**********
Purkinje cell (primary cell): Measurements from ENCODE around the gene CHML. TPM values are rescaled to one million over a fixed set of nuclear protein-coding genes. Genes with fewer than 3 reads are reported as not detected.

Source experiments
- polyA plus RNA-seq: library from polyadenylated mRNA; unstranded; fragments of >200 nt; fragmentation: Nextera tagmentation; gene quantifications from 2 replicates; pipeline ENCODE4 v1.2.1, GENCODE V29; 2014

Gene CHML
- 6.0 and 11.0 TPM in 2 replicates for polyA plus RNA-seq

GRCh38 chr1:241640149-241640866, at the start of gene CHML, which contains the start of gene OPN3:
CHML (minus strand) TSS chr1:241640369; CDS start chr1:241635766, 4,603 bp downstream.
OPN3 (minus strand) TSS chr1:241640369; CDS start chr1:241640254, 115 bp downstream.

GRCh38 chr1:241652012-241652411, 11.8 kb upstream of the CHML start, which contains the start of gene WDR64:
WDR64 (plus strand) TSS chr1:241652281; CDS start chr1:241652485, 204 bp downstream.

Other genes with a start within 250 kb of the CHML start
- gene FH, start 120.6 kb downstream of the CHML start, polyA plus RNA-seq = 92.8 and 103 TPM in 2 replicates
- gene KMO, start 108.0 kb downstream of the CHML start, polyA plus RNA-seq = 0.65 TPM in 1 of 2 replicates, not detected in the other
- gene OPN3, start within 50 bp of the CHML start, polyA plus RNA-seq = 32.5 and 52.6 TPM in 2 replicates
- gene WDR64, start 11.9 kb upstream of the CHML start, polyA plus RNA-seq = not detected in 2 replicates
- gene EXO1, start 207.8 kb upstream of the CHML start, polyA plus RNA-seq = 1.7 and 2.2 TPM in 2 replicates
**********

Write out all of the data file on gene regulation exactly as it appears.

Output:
Purkinje cell (primary cell): Measurements from ENCODE around the gene CHML. TPM values are rescaled to one million over a fixed set of nuclear protein-coding genes. Genes with fewer than 3 reads are reported as not detected.

Source experiments
- polyA plus RNA-seq: library from polyadenylated mRNA; unstranded; fragments of >200 nt; fragmentation: Nextera tagmentation; gene quantifications from 2 replicates; pipeline ENCODE4 v1.2.1, GENCODE V29; 2014

Gene CHML
- 6.0 and 11.0 TPM in 2 replicates for polyA plus RNA-seq

GRCh38 chr1:241640149-241640866, at the start of gene CHML, which contains the start of gene OPN3:
CHML (minus strand) TSS chr1:241640369; CDS start chr1:241635766, 4,603 bp downstream.
OPN3 (minus strand) TSS chr1:241640369; CDS start chr1:241640254, 115 bp downstream.

GRCh38 chr1:241652012-241652411, 11.8 kb upstream of the CHML start, which contains the start of gene WDR64:
WDR64 (plus strand) TSS chr1:241652281; CDS start chr1:241652485, 204 bp downstream.

Other genes with a start within 250 kb of the CHML start
- gene FH, start 120.6 kb downstream of the CHML start, polyA plus RNA-seq = 92.8 and 103 TPM in 2 replicates
- gene KMO, start 108.0 kb downstream of the CHML start, polyA plus RNA-seq = 0.65 TPM in 1 of 2 replicates, not detected in the other
- gene OPN3, start within 50 bp of the CHML start, polyA plus RNA-seq = 32.5 and 52.6 TPM in 2 replicates
- gene WDR64, start 11.9 kb upstream of the CHML start, polyA plus RNA-seq = not detected in 2 replicates
- gene EXO1, start 207.8 kb upstream of the CHML start, polyA plus RNA-seq = 1.7 and 2.2 TPM in 2 replicates